Against all odds, Endless Summer Sweets’ funnel cake was my favorite item of the day. Seemingly brainless, the funnel cake is a true marvel of food engineering; the intricacy with which the dough coils and solidifies is, frankly, pretty badass. So many cakemakers smother their goods with powdered sugar, but not Endless Summer Sweets — the cooks dusted just a few shakes of sugar, followed by a spatula’s worth of fresh whipped cream and quartered, late-season strawberries. Those berries? Those were what did me in. Mercilessly sweet and bright as lacquer: oh, strawberries! I wish I had some of them now.

At one point, twenty minutes into the wait for my funnel cake, I asked myself, “Is this worth it?” The jostling, the cost, the empty calories: so worth it.


*When I was ten, B&J’s seemed hella gourmet. Remember the time before artisan ice creameries popped up on every corner? I do.

**Not always, though. The Awl usually has good lists.

Burrito? Don’t mind if I do.

I don’t know if any of you recall my rant (now a few months past) about how taco salads are far superior to that lowly log, the burrito. I haven’t recanted, but I can say with certainty that I’m gradually warming to the burrito.

With Hook in Tahoe all weekend, my schedule was free & clear. How did I choose to fill it? With friendship times, multiple thrifting trips, and high-sodium foods, of course! Saturday, I met Gail in the Mission for “Burritos & Thrift,” soon to become a monthly tradition (or every other month, if it happens that way). I’d been craving a burrito for a few days, some thrift action for a few weeks, and a rainy afternoon lay open, obligationless. Gail agreed that my planned course of events sounded awesome. We were off.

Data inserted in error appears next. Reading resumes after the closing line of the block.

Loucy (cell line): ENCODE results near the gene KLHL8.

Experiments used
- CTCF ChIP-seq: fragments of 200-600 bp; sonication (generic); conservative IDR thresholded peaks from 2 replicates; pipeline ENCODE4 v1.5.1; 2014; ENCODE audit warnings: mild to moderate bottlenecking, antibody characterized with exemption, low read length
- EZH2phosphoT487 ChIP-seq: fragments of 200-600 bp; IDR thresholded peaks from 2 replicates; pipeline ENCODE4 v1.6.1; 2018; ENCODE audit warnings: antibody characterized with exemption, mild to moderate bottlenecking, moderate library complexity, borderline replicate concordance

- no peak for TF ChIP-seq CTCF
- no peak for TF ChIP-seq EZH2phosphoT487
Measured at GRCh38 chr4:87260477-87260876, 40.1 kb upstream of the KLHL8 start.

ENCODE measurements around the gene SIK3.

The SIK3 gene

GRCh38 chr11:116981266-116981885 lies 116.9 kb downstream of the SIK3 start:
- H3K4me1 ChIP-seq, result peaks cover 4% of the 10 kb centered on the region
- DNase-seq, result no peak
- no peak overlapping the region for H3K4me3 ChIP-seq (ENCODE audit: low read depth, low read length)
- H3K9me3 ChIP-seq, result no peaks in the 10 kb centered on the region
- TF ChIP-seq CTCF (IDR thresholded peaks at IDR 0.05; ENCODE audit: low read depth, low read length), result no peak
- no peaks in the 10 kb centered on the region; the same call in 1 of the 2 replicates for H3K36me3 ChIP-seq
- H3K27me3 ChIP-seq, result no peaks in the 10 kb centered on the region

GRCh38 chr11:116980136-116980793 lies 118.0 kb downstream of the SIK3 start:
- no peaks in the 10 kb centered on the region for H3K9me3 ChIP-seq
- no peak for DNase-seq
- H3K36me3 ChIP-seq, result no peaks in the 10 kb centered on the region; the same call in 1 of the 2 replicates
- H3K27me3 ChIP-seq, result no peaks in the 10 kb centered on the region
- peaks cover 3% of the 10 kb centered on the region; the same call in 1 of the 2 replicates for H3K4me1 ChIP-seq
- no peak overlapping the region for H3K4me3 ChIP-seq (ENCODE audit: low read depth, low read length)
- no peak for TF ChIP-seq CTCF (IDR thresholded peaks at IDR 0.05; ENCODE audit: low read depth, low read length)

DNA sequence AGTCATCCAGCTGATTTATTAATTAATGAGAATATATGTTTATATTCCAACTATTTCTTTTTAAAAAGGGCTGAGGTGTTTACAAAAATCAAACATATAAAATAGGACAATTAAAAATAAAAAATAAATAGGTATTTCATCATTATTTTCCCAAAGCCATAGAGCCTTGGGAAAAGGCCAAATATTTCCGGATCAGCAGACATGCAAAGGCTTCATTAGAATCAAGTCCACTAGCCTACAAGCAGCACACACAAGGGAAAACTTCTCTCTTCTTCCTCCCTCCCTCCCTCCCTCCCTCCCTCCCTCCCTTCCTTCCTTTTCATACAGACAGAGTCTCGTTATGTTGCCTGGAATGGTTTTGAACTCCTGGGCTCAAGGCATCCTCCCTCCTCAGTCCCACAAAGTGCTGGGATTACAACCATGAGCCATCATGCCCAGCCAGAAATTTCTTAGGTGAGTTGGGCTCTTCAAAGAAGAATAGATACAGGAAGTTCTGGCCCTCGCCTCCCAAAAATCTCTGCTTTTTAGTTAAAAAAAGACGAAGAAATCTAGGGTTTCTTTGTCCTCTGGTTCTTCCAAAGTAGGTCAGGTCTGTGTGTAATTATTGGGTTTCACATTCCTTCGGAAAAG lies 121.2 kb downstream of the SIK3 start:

My experience in the Mission is pretty much limited to Zeitgeist, Kilowatt, Gestalt, and some brunch places; this paucity of knowledge, coupled with my previous burrito aversion, left me stranded when it came time to name a lunch joint. Enter Yelp (and the opinion of A.Hook). After ten minutes of “research,” I decided that El Farolito would be our lunch destination. Near Mission and 24th, the taqueria would take us past some prime shopping locales — Goodwill and Thrift Town — and some churro vendors, as well. (Note: SPOILER ALERT: we didn’t get churros. Sadly.)

Peel back the foil and you will find/a five-pound burrito that blows your mind.

El Farolito isn’t a restaurant I’d wander without prior knowledge of its reputation, to put it kindly. Narrow as a Chicago apartment, the dining room is dim, greasy-aired, and crammed with plastic booths that look like they’ve been lifted straight from a Chuck-E-Cheeze. The menu offers typical “American-friendly” options (like chicken burritos!), as well as less-common proteins like tripe and brain. Typical as I am, I went for a super burrito with grilled chicken and no avocado. I was expecting to be pleased with the meal — that’s the Pollyanna in me! — but oh, man: even my raised expectations were blown away.

Let’s start with the tortilla, which was warm, fresh, and oh-so-chewy. This thing was roughly the size of a parachute* and I ripped off small pieces of it, dipping the pieces in salsa or using them to scoop out the fillings of the super burrito (“Super Burrito”). The beans (refried) were suitably creamy — made with lard, I’m guessing — and the rest of the fillings (rice, chicken, sour cream, cheese, red salsa) were fresh and gut-bustingly good. What impressed me most about the burrito was its scope. Aw, who am I kidding, trying to gussy up my description with fancified language? The burrito was HUGE. Roughly the size of a football, the thing probably weighed five pounds. I ate almost precisely 1/3 of it and was full long past my normal dinnertime.

That, and it was cheap — $8.00 got me the Super Burrito, a side of chips, and a can of soda. Not bad, given this town’s prices. Not bad, really, for any city.

El Farolito, you’re [half of] the basis of a new tradition. I adore your suede-smooth tortillas, your friendly cashiers, and your flickering fluorescent lights (which serve to enhance the low-key mood of the place/call out the bobos from Hayes Valley who schlepped to Mission + 24th to eat “authentic” food). Be mine! xoxo.


*From what I gather: I never actually saw it in its unfolded state.